New Legislation Renews Push For Washington Prisons Ombudsman
As Washington’s prison population swells, there are renewed calls for a state prisons ombudsman. Legislation to create the position was filed Wednesday in advance of the January legislative session.
The proposal calls for an independent office of corrections ombudsman to focus on inmate rights, dispute resolution and systemic reforms. Previous proposals have failed, including in 2014. Back then the Department of Corrections said its current grievance system was working and defended the state’s prison system as humane and compassionate.
However, family members of inmates testified otherwise.
“We’re talking about complex issues of mental health, nutrition, medical health and incarceration,” Julie Tackett said. Her family member was in a unit for mentally ill inmates at Monroe.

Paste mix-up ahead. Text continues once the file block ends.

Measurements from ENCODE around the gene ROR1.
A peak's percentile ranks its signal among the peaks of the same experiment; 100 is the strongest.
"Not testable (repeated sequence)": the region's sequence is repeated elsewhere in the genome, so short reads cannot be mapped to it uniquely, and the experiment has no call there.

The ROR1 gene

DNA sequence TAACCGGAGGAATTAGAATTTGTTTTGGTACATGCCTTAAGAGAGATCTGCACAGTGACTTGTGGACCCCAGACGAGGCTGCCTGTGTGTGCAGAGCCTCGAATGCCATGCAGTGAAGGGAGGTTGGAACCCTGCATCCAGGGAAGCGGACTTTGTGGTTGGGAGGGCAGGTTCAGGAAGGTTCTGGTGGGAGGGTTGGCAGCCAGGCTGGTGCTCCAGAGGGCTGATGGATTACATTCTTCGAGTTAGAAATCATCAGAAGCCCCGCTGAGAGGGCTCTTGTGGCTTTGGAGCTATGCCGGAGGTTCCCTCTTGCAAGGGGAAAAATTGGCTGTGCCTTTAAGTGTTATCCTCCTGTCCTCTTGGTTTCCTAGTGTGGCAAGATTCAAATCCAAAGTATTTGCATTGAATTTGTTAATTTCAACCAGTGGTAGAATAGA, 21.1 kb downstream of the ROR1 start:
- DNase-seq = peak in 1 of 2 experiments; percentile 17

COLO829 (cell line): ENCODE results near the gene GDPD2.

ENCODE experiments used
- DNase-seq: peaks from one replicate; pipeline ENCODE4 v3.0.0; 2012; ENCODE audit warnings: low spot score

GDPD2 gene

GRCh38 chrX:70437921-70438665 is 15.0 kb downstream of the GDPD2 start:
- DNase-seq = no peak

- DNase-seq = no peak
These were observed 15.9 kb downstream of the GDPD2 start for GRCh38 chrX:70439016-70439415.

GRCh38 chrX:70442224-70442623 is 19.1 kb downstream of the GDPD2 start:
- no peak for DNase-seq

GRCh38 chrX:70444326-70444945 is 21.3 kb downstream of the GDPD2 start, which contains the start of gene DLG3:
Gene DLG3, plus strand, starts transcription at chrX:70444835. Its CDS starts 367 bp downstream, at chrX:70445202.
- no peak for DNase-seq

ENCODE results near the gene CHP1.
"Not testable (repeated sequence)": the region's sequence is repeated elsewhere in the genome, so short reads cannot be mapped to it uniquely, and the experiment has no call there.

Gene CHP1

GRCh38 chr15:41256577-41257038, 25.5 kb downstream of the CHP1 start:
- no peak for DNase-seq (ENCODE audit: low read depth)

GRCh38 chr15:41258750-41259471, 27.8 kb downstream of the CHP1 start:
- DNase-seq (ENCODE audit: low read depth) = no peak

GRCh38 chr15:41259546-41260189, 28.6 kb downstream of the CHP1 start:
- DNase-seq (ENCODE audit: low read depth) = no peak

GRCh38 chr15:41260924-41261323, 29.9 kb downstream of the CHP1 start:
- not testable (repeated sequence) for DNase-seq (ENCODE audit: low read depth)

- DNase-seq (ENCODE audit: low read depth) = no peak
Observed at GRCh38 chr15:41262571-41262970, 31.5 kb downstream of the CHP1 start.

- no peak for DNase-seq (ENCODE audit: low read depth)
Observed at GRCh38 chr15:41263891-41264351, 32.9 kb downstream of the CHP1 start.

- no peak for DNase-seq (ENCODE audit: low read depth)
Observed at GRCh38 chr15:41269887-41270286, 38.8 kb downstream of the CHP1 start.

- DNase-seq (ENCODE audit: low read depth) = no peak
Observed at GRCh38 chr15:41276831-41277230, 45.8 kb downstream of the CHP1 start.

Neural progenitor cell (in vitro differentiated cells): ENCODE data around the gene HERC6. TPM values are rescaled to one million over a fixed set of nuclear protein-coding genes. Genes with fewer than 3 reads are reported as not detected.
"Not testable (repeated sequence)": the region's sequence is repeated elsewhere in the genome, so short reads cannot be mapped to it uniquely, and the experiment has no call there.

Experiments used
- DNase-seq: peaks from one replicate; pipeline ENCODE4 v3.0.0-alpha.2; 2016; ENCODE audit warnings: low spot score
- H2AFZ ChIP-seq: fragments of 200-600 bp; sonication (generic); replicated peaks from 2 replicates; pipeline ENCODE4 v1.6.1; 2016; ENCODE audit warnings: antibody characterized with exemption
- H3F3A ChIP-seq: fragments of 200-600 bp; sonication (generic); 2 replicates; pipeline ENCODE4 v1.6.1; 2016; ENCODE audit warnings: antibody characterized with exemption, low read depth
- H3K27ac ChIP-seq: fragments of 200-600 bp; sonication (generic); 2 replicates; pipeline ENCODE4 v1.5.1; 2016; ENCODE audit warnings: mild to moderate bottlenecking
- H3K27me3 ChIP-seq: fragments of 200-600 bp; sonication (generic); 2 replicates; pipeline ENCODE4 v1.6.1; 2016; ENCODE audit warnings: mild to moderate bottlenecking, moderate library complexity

“There’s not a really clear way that a lot of concerns of family members can be addressed with current policy,” Tackett added.
Under the newly proposed legislation, the prisons ombudsman would have the authority to enter prisons and conduct investigations into allegations of abuse or neglect. The legislation would also create an ombudsman advisory council made up of lawmakers, inmate family members and a former inmate, among others.